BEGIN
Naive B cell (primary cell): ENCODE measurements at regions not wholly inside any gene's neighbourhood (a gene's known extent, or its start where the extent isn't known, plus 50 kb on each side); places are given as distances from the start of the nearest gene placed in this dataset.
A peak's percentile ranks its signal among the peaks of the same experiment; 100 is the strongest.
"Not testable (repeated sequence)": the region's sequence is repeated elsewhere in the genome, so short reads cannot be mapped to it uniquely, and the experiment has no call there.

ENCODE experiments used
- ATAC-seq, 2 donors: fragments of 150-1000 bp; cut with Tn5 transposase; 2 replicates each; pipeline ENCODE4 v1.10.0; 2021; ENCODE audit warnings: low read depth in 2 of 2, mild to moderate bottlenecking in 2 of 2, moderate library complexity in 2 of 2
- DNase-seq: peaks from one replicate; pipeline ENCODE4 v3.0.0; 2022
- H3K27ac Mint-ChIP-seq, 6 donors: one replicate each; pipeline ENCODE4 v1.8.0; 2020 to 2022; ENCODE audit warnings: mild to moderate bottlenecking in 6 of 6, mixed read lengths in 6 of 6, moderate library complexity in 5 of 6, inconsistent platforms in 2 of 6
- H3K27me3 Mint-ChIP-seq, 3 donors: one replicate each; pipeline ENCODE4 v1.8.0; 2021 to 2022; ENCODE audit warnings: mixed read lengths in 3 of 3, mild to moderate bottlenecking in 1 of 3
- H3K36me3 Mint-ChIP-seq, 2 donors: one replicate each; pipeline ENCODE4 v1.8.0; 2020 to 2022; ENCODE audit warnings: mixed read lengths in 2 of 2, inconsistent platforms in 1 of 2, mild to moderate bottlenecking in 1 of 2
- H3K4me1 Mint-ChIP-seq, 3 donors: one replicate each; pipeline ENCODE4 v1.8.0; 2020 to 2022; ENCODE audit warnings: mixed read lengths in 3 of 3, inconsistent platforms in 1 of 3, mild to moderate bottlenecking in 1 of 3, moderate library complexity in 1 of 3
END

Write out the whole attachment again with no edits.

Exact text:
Naive B cell (primary cell): ENCODE measurements at regions not wholly inside any gene's neighbourhood (a gene's known extent, or its start where the extent isn't known, plus 50 kb on each side); places are given as distances from the start of the nearest gene placed in this dataset.
A peak's percentile ranks its signal among the peaks of the same experiment; 100 is the strongest.
"Not testable (repeated sequence)": the region's sequence is repeated elsewhere in the genome, so short reads cannot be mapped to it uniquely, and the experiment has no call there.

ENCODE experiments used
- ATAC-seq, 2 donors: fragments of 150-1000 bp; cut with Tn5 transposase; 2 replicates each; pipeline ENCODE4 v1.10.0; 2021; ENCODE audit warnings: low read depth in 2 of 2, mild to moderate bottlenecking in 2 of 2, moderate library complexity in 2 of 2
- DNase-seq: peaks from one replicate; pipeline ENCODE4 v3.0.0; 2022
- H3K27ac Mint-ChIP-seq, 6 donors: one replicate each; pipeline ENCODE4 v1.8.0; 2020 to 2022; ENCODE audit warnings: mild to moderate bottlenecking in 6 of 6, mixed read lengths in 6 of 6, moderate library complexity in 5 of 6, inconsistent platforms in 2 of 6
- H3K27me3 Mint-ChIP-seq, 3 donors: one replicate each; pipeline ENCODE4 v1.8.0; 2021 to 2022; ENCODE audit warnings: mixed read lengths in 3 of 3, mild to moderate bottlenecking in 1 of 3
- H3K36me3 Mint-ChIP-seq, 2 donors: one replicate each; pipeline ENCODE4 v1.8.0; 2020 to 2022; ENCODE audit warnings: mixed read lengths in 2 of 2, inconsistent platforms in 1 of 2, mild to moderate bottlenecking in 1 of 2
- H3K4me1 Mint-ChIP-seq, 3 donors: one replicate each; pipeline ENCODE4 v1.8.0; 2020 to 2022; ENCODE audit warnings: mixed read lengths in 3 of 3, inconsistent platforms in 1 of 3, mild to moderate bottlenecking in 1 of 3, moderate library complexity in 1 of 3